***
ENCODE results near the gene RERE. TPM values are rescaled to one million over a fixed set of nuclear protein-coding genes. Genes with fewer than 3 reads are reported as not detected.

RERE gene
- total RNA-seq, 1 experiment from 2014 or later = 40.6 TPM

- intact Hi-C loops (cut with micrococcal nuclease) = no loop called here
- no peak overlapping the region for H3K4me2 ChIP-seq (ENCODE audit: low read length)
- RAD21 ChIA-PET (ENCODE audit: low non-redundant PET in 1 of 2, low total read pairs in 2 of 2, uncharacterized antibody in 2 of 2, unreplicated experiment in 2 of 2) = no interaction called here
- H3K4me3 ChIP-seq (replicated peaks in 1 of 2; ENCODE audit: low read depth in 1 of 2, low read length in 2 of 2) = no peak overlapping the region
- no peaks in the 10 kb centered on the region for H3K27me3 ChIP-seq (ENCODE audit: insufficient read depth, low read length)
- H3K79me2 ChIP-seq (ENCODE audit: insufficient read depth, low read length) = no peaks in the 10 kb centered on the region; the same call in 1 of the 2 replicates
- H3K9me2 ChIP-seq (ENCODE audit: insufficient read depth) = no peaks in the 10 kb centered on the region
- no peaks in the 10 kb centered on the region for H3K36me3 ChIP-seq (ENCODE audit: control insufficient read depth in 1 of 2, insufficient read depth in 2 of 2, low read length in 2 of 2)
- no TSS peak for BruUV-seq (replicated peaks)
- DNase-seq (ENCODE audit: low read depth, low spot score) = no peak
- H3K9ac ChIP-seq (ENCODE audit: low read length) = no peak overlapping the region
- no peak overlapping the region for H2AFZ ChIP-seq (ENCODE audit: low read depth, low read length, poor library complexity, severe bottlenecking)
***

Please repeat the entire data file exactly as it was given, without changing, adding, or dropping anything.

ENCODE results near the gene RERE. TPM values are rescaled to one million over a fixed set of nuclear protein-coding genes. Genes with fewer than 3 reads are reported as not detected.

RERE gene
- total RNA-seq, 1 experiment from 2014 or later = 40.6 TPM

- intact Hi-C loops (cut with micrococcal nuclease) = no loop called here
- no peak overlapping the region for H3K4me2 ChIP-seq (ENCODE audit: low read length)
- RAD21 ChIA-PET (ENCODE audit: low non-redundant PET in 1 of 2, low total read pairs in 2 of 2, uncharacterized antibody in 2 of 2, unreplicated experiment in 2 of 2) = no interaction called here
- H3K4me3 ChIP-seq (replicated peaks in 1 of 2; ENCODE audit: low read depth in 1 of 2, low read length in 2 of 2) = no peak overlapping the region
- no peaks in the 10 kb centered on the region for H3K27me3 ChIP-seq (ENCODE audit: insufficient read depth, low read length)
- H3K79me2 ChIP-seq (ENCODE audit: insufficient read depth, low read length) = no peaks in the 10 kb centered on the region; the same call in 1 of the 2 replicates
- H3K9me2 ChIP-seq (ENCODE audit: insufficient read depth) = no peaks in the 10 kb centered on the region
- no peaks in the 10 kb centered on the region for H3K36me3 ChIP-seq (ENCODE audit: control insufficient read depth in 1 of 2, insufficient read depth in 2 of 2, low read length in 2 of 2)
- no TSS peak for BruUV-seq (replicated peaks)
- DNase-seq (ENCODE audit: low read depth, low spot score) = no peak
- H3K9ac ChIP-seq (ENCODE audit: low read length) = no peak overlapping the region
- no peak overlapping the region for H2AFZ ChIP-seq (ENCODE audit: low read depth, low read length, poor library complexity, severe bottlenecking)